10 ways to
spark productivity

Apr 16, 2015  |  Mark Gravett  |  productivity | 0 Comments

Sparking-Productivity-Blog2

In several of our recent engagements we have witnessed first-hand the enormous amount of pressure on CEOs to meet the stringent demands of both stakeholders and customers. One such demand that continues to be a top priority for executives is employee productivity. Our experience tells us that a decline in workforce performance and efficiency can put a major dent in an organization’s bottom line.

Fear not! Over the course of almost 70 years, we have applied a proven methodlogy that consists of 10 ways to spark productivity for our clients. They include:

  1. Indentifying productivity as a strategic initiative -- It must begin with the CEO and then trickle its way down the organization.

  2. Aim High -- Improvement goals should be ambitious; pushing the boundaries of excellence.

  3. Question, measure, change -- A productivity improvement plan must question how every facet of the business is performing (people, processes, equipment, etc). It must include resources that measure success before significant changes are made.

  4. Improve management planning/supervision -- Based on our findings, inadequate management planning and supervision are significant causes for lost productivity. It is imperative for management to have skills that enable them to lead effectively.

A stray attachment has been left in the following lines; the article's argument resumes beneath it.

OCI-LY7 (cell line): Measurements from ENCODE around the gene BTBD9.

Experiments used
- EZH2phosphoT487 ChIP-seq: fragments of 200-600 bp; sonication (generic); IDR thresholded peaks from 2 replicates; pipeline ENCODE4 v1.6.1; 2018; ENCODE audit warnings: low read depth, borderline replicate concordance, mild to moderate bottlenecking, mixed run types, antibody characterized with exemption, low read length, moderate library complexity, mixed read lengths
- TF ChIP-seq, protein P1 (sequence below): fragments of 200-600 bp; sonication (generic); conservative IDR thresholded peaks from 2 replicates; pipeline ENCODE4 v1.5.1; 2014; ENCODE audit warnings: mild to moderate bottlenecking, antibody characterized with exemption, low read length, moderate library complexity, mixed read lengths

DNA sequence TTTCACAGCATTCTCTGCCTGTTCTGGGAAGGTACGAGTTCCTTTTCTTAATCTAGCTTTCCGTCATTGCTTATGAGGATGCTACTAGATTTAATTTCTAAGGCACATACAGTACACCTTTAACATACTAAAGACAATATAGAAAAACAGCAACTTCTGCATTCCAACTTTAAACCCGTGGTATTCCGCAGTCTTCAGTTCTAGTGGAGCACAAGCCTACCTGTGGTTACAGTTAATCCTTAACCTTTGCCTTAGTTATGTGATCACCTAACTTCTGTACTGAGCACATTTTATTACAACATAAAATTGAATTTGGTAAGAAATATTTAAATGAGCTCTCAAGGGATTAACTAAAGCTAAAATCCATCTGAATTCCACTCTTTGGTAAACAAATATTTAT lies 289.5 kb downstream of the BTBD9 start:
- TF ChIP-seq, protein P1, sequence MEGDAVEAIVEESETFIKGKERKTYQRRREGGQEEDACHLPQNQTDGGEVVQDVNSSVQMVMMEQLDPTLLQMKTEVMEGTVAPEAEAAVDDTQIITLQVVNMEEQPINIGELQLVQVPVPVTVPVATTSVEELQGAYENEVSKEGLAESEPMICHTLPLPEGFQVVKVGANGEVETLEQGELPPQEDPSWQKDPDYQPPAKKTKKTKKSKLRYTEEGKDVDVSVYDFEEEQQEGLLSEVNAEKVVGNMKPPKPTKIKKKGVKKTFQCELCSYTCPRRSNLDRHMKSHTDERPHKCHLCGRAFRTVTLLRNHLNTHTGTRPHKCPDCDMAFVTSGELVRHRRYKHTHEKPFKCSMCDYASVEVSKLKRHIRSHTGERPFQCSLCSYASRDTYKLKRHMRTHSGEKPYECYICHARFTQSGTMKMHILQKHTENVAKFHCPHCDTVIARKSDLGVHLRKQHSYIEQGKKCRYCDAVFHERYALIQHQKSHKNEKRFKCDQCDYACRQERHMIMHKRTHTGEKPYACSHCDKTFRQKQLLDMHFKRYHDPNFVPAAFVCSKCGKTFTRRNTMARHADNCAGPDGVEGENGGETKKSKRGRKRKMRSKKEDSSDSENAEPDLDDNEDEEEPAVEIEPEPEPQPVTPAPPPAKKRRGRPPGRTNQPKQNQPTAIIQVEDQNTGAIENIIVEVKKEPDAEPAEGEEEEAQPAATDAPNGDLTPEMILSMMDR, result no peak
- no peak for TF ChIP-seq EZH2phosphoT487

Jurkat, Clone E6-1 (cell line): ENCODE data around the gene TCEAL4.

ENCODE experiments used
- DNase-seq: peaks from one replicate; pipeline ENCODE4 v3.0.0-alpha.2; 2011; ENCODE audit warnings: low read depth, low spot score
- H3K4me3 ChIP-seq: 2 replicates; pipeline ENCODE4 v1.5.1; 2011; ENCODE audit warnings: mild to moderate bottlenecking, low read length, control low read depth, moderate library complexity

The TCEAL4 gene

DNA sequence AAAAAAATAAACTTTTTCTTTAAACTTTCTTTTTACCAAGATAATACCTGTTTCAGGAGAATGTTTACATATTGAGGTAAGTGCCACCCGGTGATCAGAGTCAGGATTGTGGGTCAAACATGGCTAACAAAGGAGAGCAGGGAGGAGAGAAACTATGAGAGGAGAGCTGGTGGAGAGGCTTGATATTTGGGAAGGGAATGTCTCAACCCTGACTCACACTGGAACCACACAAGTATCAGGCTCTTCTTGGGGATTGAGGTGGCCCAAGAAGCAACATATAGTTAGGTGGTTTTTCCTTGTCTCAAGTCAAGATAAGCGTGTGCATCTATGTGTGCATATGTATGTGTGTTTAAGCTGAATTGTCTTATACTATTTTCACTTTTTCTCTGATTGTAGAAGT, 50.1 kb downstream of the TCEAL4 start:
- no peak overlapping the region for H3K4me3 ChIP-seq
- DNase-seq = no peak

5. Classroom and on-the-job training -- Skills development can galvanize an unproductive workforce. Three hours of one-on-one coaching should be given for every hour spent in the classroom.

  6. Visible change -- The old saying "seeing is believing" certaily holds true here. Even the smallest change, such as cleaning a shop floor on a weekly basis, can have a positive influence on people.

  7. The need for speed -- Small-scale initiatives working independently of each other will not work. Running a process improvement plan concurrently across all aspects of the business will generate rapid results.

  8. Breaking it down -- Monitoring hourly performance instead of daily or weekly can prevent minor issues from escalting.

  9. Clear communication -- CEOs must be honest and forthcoming as to why things need to change. People must understand their roles and responsibilities from day one.

  10. Continuity -- Productivity improvement is a constantly moving target. Leaders must plan accordingly as best practices and technology continue to evolve.   
 

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